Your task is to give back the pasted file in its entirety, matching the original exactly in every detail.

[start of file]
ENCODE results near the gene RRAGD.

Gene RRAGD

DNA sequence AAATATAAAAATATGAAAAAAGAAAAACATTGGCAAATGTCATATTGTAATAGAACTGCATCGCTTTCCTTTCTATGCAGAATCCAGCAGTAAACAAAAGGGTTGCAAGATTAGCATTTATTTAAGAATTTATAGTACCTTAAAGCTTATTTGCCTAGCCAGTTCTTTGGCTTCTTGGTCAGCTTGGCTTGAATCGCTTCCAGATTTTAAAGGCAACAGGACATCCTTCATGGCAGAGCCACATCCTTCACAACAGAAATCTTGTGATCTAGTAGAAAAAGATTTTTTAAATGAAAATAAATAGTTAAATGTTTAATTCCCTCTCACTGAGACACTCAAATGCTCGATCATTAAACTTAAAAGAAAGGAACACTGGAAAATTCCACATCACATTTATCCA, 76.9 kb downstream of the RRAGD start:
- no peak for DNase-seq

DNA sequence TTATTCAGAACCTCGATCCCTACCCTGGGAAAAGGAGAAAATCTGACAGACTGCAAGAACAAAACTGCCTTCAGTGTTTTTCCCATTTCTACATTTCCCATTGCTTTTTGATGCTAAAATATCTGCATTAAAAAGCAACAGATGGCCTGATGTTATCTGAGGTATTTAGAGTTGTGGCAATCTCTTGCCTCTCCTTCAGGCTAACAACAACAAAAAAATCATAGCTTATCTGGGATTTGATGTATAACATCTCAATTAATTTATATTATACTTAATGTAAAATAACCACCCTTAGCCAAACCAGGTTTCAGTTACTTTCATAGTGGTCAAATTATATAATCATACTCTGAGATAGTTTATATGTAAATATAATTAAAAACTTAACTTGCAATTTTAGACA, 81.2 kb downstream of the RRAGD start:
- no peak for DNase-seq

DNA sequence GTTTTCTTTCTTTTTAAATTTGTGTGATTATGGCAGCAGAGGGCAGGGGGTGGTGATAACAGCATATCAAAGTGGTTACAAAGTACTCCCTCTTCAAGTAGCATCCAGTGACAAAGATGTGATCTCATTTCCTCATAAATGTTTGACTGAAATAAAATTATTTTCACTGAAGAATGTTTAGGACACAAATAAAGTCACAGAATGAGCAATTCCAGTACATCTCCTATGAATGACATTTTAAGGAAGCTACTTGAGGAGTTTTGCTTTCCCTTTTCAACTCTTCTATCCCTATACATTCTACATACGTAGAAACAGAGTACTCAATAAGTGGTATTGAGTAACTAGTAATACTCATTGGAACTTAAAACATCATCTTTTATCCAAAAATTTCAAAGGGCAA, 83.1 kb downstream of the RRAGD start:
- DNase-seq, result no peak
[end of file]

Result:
ENCODE results near the gene RRAGD.

Gene RRAGD

DNA sequence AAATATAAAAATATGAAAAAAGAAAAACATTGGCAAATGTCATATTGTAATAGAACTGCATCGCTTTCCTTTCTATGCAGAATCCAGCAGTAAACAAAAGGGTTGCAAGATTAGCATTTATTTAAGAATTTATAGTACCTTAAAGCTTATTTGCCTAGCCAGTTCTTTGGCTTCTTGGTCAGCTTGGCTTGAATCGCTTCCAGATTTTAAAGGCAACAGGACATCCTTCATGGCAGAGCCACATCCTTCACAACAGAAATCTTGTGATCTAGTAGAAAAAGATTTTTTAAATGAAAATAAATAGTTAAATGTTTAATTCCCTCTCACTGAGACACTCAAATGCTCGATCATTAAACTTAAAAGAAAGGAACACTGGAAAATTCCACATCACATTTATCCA, 76.9 kb downstream of the RRAGD start:
- no peak for DNase-seq

DNA sequence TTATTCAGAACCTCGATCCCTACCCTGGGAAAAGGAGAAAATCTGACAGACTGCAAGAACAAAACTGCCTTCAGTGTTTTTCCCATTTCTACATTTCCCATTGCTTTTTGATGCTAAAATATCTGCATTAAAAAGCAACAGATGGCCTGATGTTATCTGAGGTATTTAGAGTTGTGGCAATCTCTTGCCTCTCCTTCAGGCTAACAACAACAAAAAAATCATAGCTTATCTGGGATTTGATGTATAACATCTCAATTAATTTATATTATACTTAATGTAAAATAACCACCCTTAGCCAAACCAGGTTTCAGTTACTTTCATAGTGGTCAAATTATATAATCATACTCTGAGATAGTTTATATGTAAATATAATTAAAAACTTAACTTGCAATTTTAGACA, 81.2 kb downstream of the RRAGD start:
- no peak for DNase-seq

DNA sequence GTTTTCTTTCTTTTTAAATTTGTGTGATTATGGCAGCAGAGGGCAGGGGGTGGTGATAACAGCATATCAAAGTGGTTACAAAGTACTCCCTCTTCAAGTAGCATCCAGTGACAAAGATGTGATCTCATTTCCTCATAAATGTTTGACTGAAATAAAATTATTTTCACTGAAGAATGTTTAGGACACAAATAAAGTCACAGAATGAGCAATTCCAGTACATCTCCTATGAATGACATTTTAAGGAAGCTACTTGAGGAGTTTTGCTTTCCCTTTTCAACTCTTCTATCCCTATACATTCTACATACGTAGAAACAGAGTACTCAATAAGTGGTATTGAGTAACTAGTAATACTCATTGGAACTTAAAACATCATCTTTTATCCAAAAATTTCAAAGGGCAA, 83.1 kb downstream of the RRAGD start:
- DNase-seq, result no peak